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 > You tube Fulltimers getting squeezed

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Posted: 10/16/22 11:13am Link  |  Print  |  Notify Moderator

Rick Jay wrote:

My niece's daughter just got into the whole "Skoolie" thing... And our rig has dual pane windows and OK insulation. Their bus has neither... if you buy one of these conversions, you have NO IDEA how anything was wired, plumbed, constructed and if it was done with any regards at all to safety. Let alone the engine and drivetrain components. ~Rick

I did the skoolie thing. It's what I'm currently living in. My background was residential construction and in 2010-2013 I put $10K into a $1500 1986 Blue Bird FE All American former school bus (mine spent a few years transporting white water rafters). My Blue Bird had fiberglass insulation in it already but we kept the interior skin in place and added another layer of insulation. I made interior storm windows for all the windows we kept (we remodeled old houses so I knew all about interior storm windows). I had bought the codes for RVs that the RVIA uses. It's a joke. We did the LP to marine standards. We did the electrical to our standards. The RV standards is much closer to "National Building Code" standards and I wouldn't build a dog house to those low standards. The big deal is getting the lousy thing titled as a motorhome and getting insured. There is basically only one outfit that will insure a skoolie. A few others will but they often get the policies cancelled at some point (usually at the worst time).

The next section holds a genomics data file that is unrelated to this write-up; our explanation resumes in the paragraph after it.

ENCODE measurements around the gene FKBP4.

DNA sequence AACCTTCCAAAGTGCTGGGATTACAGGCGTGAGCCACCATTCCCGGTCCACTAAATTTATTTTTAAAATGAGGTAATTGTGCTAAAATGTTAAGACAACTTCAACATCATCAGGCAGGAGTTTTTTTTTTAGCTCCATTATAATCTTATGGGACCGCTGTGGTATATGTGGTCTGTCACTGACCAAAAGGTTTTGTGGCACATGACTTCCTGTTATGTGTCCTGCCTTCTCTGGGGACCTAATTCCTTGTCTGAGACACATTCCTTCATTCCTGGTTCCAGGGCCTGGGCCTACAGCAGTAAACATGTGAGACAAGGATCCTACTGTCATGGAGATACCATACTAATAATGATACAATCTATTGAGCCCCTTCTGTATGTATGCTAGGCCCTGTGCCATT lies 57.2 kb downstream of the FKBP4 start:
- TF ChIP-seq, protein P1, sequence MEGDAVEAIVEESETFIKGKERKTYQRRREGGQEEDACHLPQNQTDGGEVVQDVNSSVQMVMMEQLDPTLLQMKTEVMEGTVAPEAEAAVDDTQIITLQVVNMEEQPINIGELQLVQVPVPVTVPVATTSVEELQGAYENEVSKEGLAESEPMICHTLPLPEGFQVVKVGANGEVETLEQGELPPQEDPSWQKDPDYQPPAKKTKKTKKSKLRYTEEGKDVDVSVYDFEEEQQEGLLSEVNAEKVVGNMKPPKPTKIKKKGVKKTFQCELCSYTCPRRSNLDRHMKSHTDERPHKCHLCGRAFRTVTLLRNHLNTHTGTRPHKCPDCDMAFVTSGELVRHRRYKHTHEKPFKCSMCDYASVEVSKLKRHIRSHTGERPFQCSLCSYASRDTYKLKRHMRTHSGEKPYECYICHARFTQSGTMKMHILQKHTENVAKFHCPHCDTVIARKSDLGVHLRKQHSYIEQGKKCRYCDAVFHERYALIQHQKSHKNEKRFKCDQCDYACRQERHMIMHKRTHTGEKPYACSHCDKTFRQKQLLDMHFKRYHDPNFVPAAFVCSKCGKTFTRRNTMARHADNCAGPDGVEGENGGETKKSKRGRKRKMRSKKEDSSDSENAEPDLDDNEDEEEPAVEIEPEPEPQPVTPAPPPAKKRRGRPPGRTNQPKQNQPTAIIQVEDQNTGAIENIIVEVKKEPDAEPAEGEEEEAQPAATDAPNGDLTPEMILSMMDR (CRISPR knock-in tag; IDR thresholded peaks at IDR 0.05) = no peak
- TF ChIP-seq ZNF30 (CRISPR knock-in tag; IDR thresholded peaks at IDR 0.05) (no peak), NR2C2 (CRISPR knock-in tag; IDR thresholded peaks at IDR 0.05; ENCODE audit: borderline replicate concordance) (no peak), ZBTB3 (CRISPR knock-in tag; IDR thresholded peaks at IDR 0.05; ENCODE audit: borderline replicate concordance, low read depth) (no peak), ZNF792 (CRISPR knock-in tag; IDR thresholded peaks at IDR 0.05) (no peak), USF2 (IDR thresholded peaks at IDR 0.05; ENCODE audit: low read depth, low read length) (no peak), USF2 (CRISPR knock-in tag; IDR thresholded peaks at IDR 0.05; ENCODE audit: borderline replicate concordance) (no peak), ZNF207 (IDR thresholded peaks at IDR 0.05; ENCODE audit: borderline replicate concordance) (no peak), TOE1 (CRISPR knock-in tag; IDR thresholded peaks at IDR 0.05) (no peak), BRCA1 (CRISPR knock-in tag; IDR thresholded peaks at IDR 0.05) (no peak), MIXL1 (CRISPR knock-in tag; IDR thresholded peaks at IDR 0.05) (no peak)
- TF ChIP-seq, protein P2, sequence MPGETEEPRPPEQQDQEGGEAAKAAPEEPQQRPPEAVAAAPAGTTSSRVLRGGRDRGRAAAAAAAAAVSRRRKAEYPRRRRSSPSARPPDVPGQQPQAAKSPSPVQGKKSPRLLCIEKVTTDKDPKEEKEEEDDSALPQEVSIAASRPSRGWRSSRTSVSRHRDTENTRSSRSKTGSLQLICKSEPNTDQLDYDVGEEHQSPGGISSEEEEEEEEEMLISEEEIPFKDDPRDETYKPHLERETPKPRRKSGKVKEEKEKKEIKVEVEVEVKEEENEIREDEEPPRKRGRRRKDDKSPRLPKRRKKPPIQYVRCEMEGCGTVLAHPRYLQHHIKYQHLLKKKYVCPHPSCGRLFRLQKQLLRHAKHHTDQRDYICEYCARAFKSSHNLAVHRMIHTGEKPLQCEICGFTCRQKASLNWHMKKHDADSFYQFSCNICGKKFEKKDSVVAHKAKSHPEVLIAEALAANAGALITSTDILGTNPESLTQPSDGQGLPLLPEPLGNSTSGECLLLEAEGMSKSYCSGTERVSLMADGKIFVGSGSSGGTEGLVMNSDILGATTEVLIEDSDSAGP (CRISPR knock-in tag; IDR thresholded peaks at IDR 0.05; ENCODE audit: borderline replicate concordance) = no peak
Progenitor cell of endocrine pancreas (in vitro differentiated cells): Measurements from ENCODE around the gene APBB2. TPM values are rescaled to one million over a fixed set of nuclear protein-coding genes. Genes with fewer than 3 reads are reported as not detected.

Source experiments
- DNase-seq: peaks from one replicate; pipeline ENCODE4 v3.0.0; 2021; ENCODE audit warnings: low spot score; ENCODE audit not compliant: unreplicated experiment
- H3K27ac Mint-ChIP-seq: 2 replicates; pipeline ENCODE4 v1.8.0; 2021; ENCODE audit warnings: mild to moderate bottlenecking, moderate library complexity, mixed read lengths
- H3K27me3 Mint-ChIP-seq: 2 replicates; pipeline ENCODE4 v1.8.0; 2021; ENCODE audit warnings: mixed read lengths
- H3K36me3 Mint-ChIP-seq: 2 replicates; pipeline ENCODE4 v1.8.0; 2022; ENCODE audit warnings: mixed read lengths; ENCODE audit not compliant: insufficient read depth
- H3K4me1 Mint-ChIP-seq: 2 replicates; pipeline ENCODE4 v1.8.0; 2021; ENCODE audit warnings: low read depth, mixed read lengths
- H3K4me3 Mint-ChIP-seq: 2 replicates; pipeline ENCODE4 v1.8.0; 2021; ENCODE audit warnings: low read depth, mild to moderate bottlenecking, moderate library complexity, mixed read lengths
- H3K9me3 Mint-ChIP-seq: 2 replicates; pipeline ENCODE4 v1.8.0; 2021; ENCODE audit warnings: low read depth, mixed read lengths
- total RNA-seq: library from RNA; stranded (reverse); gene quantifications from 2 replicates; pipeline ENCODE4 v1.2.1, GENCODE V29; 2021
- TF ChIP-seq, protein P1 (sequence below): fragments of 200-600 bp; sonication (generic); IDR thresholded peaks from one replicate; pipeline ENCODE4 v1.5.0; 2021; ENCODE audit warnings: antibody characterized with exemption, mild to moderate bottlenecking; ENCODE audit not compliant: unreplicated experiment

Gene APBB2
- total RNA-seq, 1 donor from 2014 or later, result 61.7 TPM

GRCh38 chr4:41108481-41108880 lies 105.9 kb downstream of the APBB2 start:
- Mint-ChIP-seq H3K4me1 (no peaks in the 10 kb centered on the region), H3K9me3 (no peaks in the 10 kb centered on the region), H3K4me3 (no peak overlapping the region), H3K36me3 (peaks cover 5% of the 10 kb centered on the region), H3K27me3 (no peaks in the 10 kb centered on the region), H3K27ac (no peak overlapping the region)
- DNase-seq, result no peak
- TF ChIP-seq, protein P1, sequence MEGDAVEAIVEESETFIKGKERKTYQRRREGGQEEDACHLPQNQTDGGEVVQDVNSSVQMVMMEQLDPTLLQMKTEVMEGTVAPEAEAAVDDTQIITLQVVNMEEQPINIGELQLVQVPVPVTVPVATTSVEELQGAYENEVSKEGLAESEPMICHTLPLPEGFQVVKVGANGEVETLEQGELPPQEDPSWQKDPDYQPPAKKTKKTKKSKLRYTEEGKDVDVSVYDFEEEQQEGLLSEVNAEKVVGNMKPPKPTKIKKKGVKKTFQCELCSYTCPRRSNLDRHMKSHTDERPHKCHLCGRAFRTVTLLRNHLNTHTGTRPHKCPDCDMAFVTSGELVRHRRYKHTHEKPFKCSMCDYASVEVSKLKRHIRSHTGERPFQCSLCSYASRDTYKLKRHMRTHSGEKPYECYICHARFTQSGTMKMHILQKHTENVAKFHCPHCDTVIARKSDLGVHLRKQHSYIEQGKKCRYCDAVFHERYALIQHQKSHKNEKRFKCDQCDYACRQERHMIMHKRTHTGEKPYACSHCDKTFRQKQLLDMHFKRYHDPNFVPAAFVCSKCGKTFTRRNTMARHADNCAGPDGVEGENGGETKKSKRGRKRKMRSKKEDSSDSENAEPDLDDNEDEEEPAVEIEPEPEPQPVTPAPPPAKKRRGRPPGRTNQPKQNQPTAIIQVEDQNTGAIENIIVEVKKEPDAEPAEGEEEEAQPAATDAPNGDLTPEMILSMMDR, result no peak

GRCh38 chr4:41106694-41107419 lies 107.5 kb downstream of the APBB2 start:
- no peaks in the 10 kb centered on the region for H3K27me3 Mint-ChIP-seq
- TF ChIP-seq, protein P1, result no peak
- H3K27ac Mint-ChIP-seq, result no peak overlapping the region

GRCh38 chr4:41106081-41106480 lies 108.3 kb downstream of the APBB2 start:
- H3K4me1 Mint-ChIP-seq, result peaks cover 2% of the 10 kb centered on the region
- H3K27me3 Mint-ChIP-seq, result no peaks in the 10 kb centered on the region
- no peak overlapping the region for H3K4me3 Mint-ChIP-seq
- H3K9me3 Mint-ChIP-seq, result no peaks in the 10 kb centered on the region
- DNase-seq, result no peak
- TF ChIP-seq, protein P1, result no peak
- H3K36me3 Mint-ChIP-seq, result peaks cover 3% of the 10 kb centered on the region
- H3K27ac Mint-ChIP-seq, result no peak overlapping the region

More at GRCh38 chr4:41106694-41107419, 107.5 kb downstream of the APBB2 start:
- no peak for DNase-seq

I do not encourage people to do a skoolie conversion. As a matter of fact, when I replace my bus with another camper (toyhauler fiver), the bus will go to the crushers after I strip out what I want (ie: residential LP fireplace with the 1926 mantle, 30" residential LP range which bakes bread so nicely, 13cf freezer, 1950's rock maple table, late 1800's rocking chair, the big cedar lined chest that my late husband made as my wedding present, the LP generator that I rarely use). The bus is a very personal thing. I'm not "sharing" it so I will remove my special items and crush it.

I do tell people that they are better off with a pull behind rather than a motorized home. Especially if they are going to invest in a lot of customizing. If the motor goes out in a motorized unit, it has to have the motor replaced or scrap it. If the motor goes out in a pull behind, then it is just easier to buy another vehicle to pull it.

As for long term winter parking, try mobile home parks. And a lot of private campgrounds/rv/mh parks do not want a skoolie in their parks for long term stays.

Rick Jay

Greater Springfield area, MA

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Posted: 10/17/22 08:20am Link  |  Print  |  Notify Moderator


Thanks for sharing your experience & insight. It sounds like yours is beautifully personalized. [emoticon] In your case, you obviously knew what you were doing and used proper and safe construction techniques. Unfortunately, my niece's daughter and her boyfriend have literally no experience with construction or home maintenance at all. They're at the mercy of fellow "skoolie's" to guide them in the right direction. I guess time will tell.

I hadn't even thought about the titling and insurance, but those are two big issues for sure.

Thanks again,


* This post was edited 10/17/22 08:40am by Rick Jay *

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Posted: 10/19/22 03:36pm Link  |  Print  |  Notify Moderator